Skip to content
Back Back to Insurance menu Go to Insurance
Back Back to Holidays menu Go to Holidays
Back Back to Saga Magazine menu Go to Magazine
Search Magazine

Great Dixter's Exotic Garden

Hazel Sillver / 05 August 2016

For dazzling late season performers take a tip from the exuberant planting in Christopher Lloyd's Exotic Garden at Great Dixter.

Great Dixter Exotic Garden
Great Dixter's Exotic Garden

While many gardens will be exhausted come the end of summer, visitors will still be flocking to the legendary Long Border at Great Dixter, which blooms non-stop from April to October, and to Dixter’s wonderful Exotic Garden, which is at its best in September.

This inspiring garden in East Sussex, created by the late, great Christopher Lloyd, is famous for looking good over a long period. Peering over the old walls you are greeted by a spectacular and unexpected sight: a green canopy of tropical-looking plants soaring for the skies from the confines of the old cattle yard. This fantastical autumn show was created by Lloyd and head gardener Fergus Garrett in 1992. Bored with the roses that grew here in formal beds, Lloyd decided to pull the whole lot up and try something tropical.

‘The word exotic conjures up visions of the bizarre,’ he wrote in his book Exotic Planting for Adventurous Gardeners (BBC Books). ‘To me it means something beautiful, colourful, curious, full of mystery, an alien world that we walk into and are transported to peculiar and unfamiliar surroundings.’ He and Garrett have certainly achieved that.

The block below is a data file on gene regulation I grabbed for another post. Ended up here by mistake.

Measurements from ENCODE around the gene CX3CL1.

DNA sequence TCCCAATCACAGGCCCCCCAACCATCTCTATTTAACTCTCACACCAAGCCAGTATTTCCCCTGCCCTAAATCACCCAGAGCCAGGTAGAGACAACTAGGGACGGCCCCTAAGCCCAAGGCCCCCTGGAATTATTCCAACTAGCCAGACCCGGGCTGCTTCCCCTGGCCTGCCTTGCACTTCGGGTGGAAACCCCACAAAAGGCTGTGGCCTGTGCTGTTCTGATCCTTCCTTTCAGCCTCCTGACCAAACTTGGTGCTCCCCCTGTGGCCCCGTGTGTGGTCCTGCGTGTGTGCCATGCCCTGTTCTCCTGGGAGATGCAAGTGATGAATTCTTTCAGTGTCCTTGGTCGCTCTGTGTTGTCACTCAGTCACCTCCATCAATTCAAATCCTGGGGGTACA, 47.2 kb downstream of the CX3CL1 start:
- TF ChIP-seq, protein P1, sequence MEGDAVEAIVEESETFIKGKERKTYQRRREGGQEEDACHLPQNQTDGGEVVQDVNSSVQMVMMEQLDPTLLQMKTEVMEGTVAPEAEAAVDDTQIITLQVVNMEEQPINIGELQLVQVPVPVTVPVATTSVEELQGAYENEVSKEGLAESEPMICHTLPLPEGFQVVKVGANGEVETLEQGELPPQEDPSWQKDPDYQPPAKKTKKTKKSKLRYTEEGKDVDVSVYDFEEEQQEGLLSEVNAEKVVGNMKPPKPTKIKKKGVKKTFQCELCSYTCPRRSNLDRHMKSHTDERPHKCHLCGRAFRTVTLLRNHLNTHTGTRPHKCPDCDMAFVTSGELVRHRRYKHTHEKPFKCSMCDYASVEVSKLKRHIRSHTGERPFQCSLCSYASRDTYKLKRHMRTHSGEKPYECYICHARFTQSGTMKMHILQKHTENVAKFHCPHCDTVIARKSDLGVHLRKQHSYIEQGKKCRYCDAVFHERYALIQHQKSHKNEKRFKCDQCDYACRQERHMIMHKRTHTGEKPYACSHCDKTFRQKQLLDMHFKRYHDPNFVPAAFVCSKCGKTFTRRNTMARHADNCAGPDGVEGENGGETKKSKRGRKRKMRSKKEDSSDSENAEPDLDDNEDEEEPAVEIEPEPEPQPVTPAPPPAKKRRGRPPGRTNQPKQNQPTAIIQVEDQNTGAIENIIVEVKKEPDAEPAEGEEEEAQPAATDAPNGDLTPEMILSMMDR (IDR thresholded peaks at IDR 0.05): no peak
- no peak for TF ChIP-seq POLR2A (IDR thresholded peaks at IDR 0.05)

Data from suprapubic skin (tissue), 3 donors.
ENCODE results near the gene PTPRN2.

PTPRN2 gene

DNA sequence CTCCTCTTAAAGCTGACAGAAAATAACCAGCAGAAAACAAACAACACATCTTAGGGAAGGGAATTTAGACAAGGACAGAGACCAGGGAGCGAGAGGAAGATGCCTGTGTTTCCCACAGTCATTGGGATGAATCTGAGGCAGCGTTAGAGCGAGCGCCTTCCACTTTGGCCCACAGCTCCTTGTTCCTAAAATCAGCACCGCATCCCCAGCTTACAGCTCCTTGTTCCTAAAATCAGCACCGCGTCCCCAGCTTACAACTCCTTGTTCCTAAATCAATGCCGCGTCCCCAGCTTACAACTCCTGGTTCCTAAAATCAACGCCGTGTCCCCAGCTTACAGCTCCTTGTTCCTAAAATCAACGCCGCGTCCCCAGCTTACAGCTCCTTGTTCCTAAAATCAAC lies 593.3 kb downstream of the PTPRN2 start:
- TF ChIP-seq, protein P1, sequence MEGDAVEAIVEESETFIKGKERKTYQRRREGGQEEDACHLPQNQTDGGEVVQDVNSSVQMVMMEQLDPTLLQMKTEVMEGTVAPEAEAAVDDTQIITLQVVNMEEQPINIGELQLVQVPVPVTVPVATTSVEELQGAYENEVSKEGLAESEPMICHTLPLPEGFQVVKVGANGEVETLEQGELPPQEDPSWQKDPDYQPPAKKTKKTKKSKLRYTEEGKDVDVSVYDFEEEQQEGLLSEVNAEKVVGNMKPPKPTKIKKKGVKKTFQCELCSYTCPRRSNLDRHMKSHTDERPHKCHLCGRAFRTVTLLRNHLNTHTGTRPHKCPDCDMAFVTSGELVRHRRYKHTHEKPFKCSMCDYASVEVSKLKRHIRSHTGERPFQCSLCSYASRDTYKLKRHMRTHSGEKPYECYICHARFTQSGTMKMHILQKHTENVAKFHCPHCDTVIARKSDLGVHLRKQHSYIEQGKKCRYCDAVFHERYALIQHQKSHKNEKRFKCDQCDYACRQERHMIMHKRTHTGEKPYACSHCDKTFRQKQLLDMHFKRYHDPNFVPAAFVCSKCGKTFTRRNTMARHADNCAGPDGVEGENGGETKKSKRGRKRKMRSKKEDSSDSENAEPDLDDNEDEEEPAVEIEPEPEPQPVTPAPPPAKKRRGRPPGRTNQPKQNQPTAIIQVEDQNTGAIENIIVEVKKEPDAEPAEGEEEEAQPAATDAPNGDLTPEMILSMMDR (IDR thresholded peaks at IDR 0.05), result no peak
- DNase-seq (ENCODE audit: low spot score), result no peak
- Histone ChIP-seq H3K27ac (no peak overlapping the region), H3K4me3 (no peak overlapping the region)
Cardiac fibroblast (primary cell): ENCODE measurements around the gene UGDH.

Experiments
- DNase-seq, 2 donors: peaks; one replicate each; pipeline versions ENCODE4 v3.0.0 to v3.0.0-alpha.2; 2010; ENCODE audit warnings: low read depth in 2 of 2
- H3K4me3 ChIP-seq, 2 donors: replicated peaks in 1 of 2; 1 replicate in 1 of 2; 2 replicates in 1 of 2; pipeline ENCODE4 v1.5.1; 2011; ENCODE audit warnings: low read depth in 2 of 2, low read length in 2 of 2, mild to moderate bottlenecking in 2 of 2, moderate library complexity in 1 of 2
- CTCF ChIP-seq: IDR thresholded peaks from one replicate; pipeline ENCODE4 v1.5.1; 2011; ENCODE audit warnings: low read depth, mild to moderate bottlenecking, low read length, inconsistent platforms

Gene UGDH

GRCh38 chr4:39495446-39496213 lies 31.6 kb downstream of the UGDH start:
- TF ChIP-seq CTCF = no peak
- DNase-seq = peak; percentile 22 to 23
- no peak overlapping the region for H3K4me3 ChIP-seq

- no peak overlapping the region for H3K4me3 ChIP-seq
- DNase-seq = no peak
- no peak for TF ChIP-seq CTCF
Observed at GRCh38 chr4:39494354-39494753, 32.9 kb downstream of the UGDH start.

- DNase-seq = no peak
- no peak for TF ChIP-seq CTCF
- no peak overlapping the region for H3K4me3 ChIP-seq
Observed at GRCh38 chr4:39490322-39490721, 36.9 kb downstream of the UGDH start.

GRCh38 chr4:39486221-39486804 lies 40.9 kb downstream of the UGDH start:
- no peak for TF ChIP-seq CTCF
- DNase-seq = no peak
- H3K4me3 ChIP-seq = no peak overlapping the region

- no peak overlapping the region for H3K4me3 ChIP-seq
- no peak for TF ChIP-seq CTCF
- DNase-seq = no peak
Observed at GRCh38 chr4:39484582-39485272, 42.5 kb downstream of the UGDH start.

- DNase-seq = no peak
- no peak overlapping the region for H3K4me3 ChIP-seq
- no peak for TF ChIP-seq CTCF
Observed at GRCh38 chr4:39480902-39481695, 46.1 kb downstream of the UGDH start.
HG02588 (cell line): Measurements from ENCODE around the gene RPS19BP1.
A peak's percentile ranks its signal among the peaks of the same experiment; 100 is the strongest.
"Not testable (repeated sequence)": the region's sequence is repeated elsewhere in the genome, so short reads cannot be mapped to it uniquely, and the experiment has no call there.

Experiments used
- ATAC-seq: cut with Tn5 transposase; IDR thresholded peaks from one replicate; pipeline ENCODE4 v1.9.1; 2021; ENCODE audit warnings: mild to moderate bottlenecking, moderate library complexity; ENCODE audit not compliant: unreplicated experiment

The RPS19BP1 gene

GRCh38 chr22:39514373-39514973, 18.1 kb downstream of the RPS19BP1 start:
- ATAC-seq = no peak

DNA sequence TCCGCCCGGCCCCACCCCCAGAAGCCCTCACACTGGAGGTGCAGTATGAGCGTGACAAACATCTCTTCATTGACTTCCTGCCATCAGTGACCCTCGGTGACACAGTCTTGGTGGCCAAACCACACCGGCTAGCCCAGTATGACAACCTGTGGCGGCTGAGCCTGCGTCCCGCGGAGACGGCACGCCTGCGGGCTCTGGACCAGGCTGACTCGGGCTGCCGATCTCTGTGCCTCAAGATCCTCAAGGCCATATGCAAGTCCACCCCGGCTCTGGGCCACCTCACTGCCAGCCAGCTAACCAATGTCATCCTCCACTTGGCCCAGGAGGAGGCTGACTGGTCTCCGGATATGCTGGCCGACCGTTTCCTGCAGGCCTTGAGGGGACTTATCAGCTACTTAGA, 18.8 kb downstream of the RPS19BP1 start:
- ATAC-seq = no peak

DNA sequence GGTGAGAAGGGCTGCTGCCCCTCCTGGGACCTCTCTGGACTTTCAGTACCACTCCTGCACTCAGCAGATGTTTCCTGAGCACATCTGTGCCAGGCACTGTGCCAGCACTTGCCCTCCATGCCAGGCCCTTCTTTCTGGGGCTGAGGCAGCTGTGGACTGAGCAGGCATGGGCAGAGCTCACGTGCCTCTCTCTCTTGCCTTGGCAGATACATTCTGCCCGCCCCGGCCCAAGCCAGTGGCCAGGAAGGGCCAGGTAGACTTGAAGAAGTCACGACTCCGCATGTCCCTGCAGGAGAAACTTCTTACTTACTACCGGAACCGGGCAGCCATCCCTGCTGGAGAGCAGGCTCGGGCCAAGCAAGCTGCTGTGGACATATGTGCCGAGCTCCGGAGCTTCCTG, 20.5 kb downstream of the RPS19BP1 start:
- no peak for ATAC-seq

The Exotic Garden is intriguingly encased by tall yew hedges, over which gargantuan leaves spill. Paths lead through the hedges; and the denseness of the lush planting lures you in. You soon find yourself in a paradise of bizarre foliage, some of which you must push aside to make your way forward; headily scented flowers bloom in the shady depths; and up above the sun makes stark silhouettes of palm fronds and filters through the giant emerald leaves of bananas. The towering plants make you feel small, giving this miniature jungle an Alice in Wonderland feel.

But most exciting is the fact that this is September! For many of us, it’s a fight to extend the season after the floriferous hurrah of summer. Exotic planting is a great solution. I was at Dixter to attend Garrett’s annual Exotic Gardening Study Day, to find out how to go about it.

Great Dixter's Exotic Garden

What is an exotic garden?

Does an exotic garden have to be a jungle of foliage or can it be a terrace of Mediterranean plants? Must there be bold parrot-like colour? And do I have to stick to one season?